INSIGHTS: Swearing of affidavits across Australia – what’s required during the COVID-19 pandemic?

June 30, 2020


Robert Minc

Key takeaways

  • In some States and Federally, witnessing and attesting affidavits can be done remotely.
  • If a sworn affidavit is not possible, an unsworn affidavit may be accepted by the Court.
  • If an unsworn affidavit is relied upon, a sworn or affirmed affidavit must be filed with the Court when circumstances allow.
  • Legislation and Regulations vary across jurisdictions.

When witnessing and attesting an affidavit, the legislative requirement that the witness be in the presence of a person when signing the affidavit, has been modified in some jurisdictions in order to minimise the need for personal contact during the COVID-19 pandemic.

In some jurisdictions swearing affidavits, can now be done via audio or audio-visual link. If that is not possible, parties can rely on unsworn affidavits subject to several provisos.

Currently, laws and regulations are not consistent across Courts and jurisdictions.

During this period of legislative change, case by case consideration as to the applicable law, the document being executed, and relevant Court Practice Notes is needed.


Part 5A of the Oaths and Affirmations Act 2018 (Vic) [1] now allows remote completion of affidavits. If the Court is satisfied that compliance with the Act was not reasonably practicable, it will accept unsworn or ‘purported’ affidavits provided a reason for non-compliance is provided (s49F).

Practitioners should be aware that where an unsworn affidavit is relied on, a sworn or affirmed affidavit must be filed when circumstances allow.

The Supreme and County Courts have both issued Practice Notes for the Common Law Divisions, outlining their requirements with respect to the legislation. In addition the Law Institute of Victoria has provided the COVID- 19 Guidance on witnessing documents electronically.

Similar but not identical provisions have been introduced in some other states and federally.


On 22 April the Electronic Transactions Amendment (COVID-19 Witnessing of Documents) Regulation 2020 (NSW) came into force under Section 17, Electronic Transactions Act (NSW) 2000 (No 8) which allows swearing or affirming affidavits via an audio link and audio-visual link. [2]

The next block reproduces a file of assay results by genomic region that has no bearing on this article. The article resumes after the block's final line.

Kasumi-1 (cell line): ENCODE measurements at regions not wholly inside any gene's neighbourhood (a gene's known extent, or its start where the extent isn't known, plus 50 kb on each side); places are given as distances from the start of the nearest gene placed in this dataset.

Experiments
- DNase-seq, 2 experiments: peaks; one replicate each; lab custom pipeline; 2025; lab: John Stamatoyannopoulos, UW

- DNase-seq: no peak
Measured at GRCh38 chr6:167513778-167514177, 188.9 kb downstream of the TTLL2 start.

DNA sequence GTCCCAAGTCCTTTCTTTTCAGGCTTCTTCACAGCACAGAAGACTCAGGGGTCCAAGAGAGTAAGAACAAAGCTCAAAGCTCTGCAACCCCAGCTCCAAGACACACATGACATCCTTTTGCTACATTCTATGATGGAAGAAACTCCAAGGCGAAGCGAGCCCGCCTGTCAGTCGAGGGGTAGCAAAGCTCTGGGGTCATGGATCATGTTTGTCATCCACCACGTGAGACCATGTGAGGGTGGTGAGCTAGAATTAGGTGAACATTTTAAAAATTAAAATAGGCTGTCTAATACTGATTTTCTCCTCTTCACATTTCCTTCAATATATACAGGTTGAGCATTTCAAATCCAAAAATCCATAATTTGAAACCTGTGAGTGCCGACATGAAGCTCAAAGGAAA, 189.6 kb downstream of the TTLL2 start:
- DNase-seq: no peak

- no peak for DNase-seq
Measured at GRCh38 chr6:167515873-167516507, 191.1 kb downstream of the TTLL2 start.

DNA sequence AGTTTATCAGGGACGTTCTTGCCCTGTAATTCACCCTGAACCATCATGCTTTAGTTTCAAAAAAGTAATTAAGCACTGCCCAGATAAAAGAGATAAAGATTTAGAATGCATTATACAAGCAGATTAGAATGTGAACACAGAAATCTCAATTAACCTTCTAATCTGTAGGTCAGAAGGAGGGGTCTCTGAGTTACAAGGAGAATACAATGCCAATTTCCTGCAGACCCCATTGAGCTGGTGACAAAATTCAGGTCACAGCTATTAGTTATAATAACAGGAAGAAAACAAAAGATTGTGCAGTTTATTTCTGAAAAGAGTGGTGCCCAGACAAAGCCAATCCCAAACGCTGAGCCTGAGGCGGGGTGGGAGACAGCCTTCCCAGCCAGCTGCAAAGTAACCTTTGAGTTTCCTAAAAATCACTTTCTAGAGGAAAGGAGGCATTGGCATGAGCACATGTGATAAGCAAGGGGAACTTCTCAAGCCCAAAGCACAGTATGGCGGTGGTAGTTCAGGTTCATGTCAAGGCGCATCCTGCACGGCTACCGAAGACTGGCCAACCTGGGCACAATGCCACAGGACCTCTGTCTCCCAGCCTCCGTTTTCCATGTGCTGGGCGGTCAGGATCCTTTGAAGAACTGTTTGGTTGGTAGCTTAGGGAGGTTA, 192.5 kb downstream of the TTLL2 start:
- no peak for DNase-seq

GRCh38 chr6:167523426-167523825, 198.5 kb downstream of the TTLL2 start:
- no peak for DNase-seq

The COVID-19 Emergency Response Act 2020 (Qld) came into force 25 May. Part 3A of the Justice Legislation (COVID-19 Emergency Response-Documents And Oaths) Regulation 2020 (Qld) in force 22 May 2020 provides for an affidavit to be made in the form of an electronic document and electronically signed and witnessed via audio-visual link. Section 33 of the Oaths Act 1867 does not apply in relation to an affidavit made, signed or witnessed in accordance with this Regulation. The Court may admit an unsworn affidavit considered to be ‘in the interests of justice’ or if reasons are provided.


The COVID-19 Disease Emergency (Miscellaneous Provisions) Act (No 2) 2020 (Tas) in force 6 May 2020, amended the COVID-19 Emergency (Miscellaneous Provisions ) Act 2020. Under Section 17 the Minister may issue a notice, allowing electronic authorisation subject to conditions, where a physical action such as a signature is required. No notices in this regard has been gazetted to date.

South Australia

South Australia has not made any amendments to legislation or regulations for the witnessing of documents. A Practice Note -Witnessing Affidavits during COVID-19 from the Supreme and County Courts, states that Affidavits must continue to be witnessed in person with appropriate safety precautions in place. If this is not possible, an unsworn affidavit should be attached to a solicitor’s affidavit with reasons and an undertaking to submit the sworn original once it is possible to do so.

Western Australia, Northern Territory and Australian Capital Territory

At the time of preparing this article, Western Australia, Northern Territory and Australian Capital Territory have not introduced measures to allow for the witnessing and attesting of affidavits other than in person, such as by audio-visual link.

Federal Court

The Federal Court will accept the filing of unsworn affidavits on the understanding that, if required, these will later be sworn or affirmed when circumstances allow.[3]

The Federal Court has issued a practice note, explaining the procedure,  Special Measures in Response to COVID-19 (SMIN-1) on 23 March 2020, updated 31 March. The Court accepts the filing of unsworn affidavits on the understanding that if required these will be affirmed when circumstances allow.


As requirements differ across jurisdictions, it is necessary to refer to current provisions and practice directions of the relevant Court and/or jurisdiction of the document to be executed.

This article was written by Principals Robert Minc and David Randazzo and Lawyer Rosemary Blanden. Please contact us if you have any questions or for further information.

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[1] Changes enacted by the COVID-19 Omnibus (Emergency Measures) Act 2020 (Vic) (passed 23 April, in effect 25 April 2020).
[2] The COVID-19 Legislation Amendment (Emergency Measures—Attorney General) Act 2020 No 4 (NSW) assented to 14 May 2020, amends a number of Acts administered by the Attorney General to implement further emergency measures as a result of the COVID-19 pandemic.
[3] Federal Court of Australia, (SMIN-1) contains information in ‘4. Signatures on documents and affidavits’ accessed at
Disclaimer: This information is current as of June 2020. This article does not constitute legal advice and does not give rise to any solicitor/client relationship between Meridian Lawyers and the reader. Professional legal advice should be sought before acting or relying upon the content of this article.